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Wednesday, October 08, 2008

A quasi-judicial capacity

The Assembly has been busier than usual this week as we once more enter new territory, what is known as a Standing Order 25 Committee to consider a petition by Pembrokeshire County Council against a Welsh Assembly Government scheme to build a three lane highway out west. I am not completely familiar with the issues but I believe that the Council want a dual carriageway instead.

What this means is that a special committee of Assembly Members has been established to consider the submissions from both parties, the Council and the Government. The members are sitting in a quasi-judicial capacity in the same way as they might be if they were considering a planning appeal and that means that they cannot pre-judge the issue. They need to listen to all the evidence before making up their minds.

The hearing is costing a fortune to stage. As well as a solid week of Assembly time, including support staff, facilities etc, both sides are represented by high quality QCs, and they do not come cheap. The last thing we needed was a delay, which would lead to a lost day in the hearing at the cost of thousands of pounds of public money but that is what we got today.

Why did that happen? I cannot do better than to reproduce the appropriate section of the record of proceedings:

MR RODDICK: I make this application with considerable regret, and I make it after the most careful consideration. But were it not for its importance, I would not be making it. It is one that affects the validity of the hearing despite the passage you have just read out, and I am not sure, Madam Chair, that you can give me the assurance as to how another member's mind remains open or becomes closed. That is a matter for the individual. Therefore, I am going to ask -- my application is, and it is a very invidious one -- that Mr Asghar Withdraws. His intervention yesterday during the evidence of Mr David White on behalf of Pembroke demonstrated: a mind made up, bias and prejudice. It was nothing less than an outburst, and was not made through the Chair. It was, if I might say, in proceedings of this kind, highly unusual, and of a kind I have never seen before in the whole of my professional career at the Bar.

It was very strong language, and left one in no doubt that here was a member of the Committee who had made up his mind to reject PCC's case before its completion and before considering of the closing submissions.

THE CHAIRMAN: Thank you. I note your comments, Mr Roddick.

MR RODDICK: I haven't finished.

THE CHAIRMAN: If you continue then, please.

MR RODDICK: He was in breach of one of the fundamental requirements of someone sitting in a judicial or quasi-judicial capacity, which this committee is doing, namely the duty 1 to keep an open mind, 2 not to prejudge or to use the Latin version of that, prejudiciae(?), and 3 let the petitioner put his case. Very important is the principle not just that justice be done, but it should be seen to be done, and I'm afraid what we saw yestrday demonstrated it was not being done and despite the assurance that you have given me today, it doesn't appear to be done. He also demonstrated a serious misunderstanding of his role when he said the role was to scrutinise PCC's witnesses. The Committee is not sitting as a scrutiny committee. It is sitting judicially. Pembroke is not here to account for its conduct or its public decisions. It is here to prosecute a petition which the law grants it the right to do. So he was -- there might be certain consequences to this. That is a matter for the standing orders, but that is my application and I make it seriously for those very serious reasons.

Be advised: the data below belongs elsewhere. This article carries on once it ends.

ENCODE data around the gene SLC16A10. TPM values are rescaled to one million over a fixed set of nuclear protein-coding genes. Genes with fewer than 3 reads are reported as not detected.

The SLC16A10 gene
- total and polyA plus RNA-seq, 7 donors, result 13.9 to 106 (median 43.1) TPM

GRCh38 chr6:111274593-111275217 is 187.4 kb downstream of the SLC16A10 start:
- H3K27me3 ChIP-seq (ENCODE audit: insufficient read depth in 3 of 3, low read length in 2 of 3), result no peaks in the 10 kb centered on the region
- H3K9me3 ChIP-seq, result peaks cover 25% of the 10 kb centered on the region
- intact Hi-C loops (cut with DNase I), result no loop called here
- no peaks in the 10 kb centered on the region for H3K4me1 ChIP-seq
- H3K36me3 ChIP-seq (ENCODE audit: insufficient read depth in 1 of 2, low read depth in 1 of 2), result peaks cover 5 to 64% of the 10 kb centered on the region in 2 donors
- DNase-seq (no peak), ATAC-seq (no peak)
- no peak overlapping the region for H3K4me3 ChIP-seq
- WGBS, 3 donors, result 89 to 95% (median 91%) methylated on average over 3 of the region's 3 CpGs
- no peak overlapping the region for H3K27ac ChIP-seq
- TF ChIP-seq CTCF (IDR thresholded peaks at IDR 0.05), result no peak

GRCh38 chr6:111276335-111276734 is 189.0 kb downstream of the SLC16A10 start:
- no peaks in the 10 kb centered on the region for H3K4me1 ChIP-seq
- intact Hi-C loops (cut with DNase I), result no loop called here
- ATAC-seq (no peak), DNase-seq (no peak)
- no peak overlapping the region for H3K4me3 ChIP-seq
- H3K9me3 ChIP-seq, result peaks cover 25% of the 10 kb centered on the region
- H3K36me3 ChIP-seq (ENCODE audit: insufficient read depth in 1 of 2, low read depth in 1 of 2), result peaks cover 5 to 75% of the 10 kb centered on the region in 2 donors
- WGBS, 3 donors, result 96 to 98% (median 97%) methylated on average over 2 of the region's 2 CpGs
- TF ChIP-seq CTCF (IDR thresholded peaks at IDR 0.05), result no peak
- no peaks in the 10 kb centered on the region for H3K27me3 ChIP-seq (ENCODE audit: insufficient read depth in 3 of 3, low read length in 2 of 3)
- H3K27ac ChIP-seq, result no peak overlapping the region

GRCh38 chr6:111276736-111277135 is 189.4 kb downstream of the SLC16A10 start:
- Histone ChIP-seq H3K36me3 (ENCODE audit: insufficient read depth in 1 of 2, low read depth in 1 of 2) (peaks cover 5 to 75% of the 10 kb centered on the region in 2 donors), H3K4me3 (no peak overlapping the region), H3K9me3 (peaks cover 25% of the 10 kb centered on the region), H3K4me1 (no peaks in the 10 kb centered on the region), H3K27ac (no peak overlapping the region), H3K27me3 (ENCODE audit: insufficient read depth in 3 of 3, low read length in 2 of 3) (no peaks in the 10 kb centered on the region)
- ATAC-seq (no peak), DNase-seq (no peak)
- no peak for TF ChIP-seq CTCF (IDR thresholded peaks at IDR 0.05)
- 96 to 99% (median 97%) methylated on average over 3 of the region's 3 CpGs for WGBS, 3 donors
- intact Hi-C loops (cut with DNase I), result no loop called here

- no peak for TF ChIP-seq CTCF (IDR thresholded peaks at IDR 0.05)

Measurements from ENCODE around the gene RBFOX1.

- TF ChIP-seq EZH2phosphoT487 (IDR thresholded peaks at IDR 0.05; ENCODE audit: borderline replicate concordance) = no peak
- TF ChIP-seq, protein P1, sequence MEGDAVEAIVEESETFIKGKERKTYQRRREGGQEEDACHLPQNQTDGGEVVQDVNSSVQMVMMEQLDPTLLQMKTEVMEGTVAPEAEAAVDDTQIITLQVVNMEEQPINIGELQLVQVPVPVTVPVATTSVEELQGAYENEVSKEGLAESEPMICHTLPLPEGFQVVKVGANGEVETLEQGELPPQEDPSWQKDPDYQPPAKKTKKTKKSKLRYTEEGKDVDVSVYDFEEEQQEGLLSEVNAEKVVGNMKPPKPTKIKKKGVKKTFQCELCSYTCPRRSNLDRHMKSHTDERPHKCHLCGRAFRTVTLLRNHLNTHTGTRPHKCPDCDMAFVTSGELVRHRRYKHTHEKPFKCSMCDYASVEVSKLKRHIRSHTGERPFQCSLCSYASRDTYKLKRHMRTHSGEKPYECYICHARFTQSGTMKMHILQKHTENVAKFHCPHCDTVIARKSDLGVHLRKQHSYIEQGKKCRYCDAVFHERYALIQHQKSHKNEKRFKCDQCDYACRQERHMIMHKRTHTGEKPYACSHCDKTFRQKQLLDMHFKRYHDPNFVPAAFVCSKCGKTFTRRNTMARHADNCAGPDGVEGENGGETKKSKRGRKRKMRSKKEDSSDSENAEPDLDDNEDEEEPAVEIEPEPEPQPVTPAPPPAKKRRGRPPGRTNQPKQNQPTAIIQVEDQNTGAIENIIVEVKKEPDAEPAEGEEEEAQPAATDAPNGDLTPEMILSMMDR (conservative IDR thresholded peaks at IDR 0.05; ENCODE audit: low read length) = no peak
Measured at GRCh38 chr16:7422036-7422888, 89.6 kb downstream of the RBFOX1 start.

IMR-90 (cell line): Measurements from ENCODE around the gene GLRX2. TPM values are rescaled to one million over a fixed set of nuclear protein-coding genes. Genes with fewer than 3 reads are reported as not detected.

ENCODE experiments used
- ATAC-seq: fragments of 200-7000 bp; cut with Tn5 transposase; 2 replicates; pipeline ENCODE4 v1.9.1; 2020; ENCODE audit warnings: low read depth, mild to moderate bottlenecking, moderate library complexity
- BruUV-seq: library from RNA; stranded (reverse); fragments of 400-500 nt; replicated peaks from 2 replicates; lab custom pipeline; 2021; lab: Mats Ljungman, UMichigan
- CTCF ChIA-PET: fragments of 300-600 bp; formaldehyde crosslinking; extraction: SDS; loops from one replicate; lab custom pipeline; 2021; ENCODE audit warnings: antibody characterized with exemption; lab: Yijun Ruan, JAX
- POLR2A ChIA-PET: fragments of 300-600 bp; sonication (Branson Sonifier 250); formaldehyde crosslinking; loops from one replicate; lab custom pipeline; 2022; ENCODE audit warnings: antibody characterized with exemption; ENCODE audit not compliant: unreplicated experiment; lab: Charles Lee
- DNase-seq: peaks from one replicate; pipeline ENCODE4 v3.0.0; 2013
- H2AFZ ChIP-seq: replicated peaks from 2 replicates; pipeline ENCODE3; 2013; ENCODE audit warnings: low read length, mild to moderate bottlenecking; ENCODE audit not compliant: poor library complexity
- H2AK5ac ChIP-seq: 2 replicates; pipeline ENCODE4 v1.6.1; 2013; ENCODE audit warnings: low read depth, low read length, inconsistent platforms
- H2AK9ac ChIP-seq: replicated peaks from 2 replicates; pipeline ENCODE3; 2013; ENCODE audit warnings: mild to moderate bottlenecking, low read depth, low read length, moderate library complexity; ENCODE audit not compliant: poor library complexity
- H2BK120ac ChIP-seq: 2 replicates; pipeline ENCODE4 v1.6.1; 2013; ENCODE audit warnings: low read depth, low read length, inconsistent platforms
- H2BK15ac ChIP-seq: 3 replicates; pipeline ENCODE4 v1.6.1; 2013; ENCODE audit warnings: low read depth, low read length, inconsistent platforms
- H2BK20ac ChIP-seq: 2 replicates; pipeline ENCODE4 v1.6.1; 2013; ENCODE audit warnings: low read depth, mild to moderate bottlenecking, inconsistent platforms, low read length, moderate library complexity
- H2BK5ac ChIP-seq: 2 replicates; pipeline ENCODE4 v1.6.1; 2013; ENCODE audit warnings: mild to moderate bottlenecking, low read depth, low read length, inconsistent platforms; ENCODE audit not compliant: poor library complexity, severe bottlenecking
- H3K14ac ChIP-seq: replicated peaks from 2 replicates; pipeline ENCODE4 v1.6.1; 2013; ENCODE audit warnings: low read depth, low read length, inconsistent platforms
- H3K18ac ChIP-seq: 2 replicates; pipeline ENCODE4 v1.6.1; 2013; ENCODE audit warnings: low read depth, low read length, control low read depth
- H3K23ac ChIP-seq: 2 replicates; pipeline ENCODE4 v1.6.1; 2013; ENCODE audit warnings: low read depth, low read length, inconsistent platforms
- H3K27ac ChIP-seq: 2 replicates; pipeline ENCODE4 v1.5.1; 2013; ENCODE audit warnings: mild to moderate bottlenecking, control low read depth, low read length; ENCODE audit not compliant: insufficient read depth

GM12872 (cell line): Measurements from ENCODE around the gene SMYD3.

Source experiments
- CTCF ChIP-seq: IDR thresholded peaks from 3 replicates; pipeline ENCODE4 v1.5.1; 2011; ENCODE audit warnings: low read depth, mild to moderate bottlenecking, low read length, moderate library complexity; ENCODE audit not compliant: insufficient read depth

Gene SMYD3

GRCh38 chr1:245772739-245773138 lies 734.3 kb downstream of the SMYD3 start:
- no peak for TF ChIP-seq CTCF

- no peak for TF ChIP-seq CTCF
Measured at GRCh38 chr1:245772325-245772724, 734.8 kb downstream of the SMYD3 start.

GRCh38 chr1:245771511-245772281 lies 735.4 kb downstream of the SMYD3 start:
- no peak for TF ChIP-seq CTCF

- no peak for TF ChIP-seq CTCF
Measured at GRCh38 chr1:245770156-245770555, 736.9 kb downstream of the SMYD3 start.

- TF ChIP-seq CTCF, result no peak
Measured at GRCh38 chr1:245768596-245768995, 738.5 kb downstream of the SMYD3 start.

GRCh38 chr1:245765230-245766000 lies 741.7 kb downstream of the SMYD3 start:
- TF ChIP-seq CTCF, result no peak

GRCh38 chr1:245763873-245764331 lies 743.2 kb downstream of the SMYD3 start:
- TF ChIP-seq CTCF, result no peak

Earlier this afternoon Plenary voted to replace Mohammed Ashgar on the Committee after he voluntarily stood down.
Probably timwe that the Assembly invested in a copy of "Roberts Rule of Order". It certainly is a useful publication on this side of the pond!
This is a busy stretch between st.clears and Haverfordwest. The amount of lorries using ferry terminals at Pembroke dock and fishguard can make visibility difficult for drivers. I think a seperate sliproad for LGV's flanking
the A40 would be a solution rather than three lanes or even two.
Three lane highways went out with the Ark, why is WAG even considering a Three Line highway?

The "Heads of the Valley" road was three lanes and there was always deaths and crashes on it.
County councils are there to represent the wishes of the people of a particular area - in this case, Pembrokeshire. What PCC are proposing is a dual carriageway as opposed to a 3 lane road, which makes perfect sense, as 3 lane roads are exceedingly dangerous.

If WAG decide their proposal is the one to go for, this once again shows the arrogance of an institution, which (despite the yes vote 10 or more years ago) most people in Wales didn't want and since, have become thoroughly disillusioned with.
I'd LibDig this if it wasn't a closed system !!

Three lane highways are dreadful. Better a wide 2-laner, then the risks are clearer.
I would think that a dual carriageway would make more sense. I assume that this is probably a cheaper option! Which makes me wonder whether they give a hoot about safety? I will have to read the transcript for yesterday Peter.
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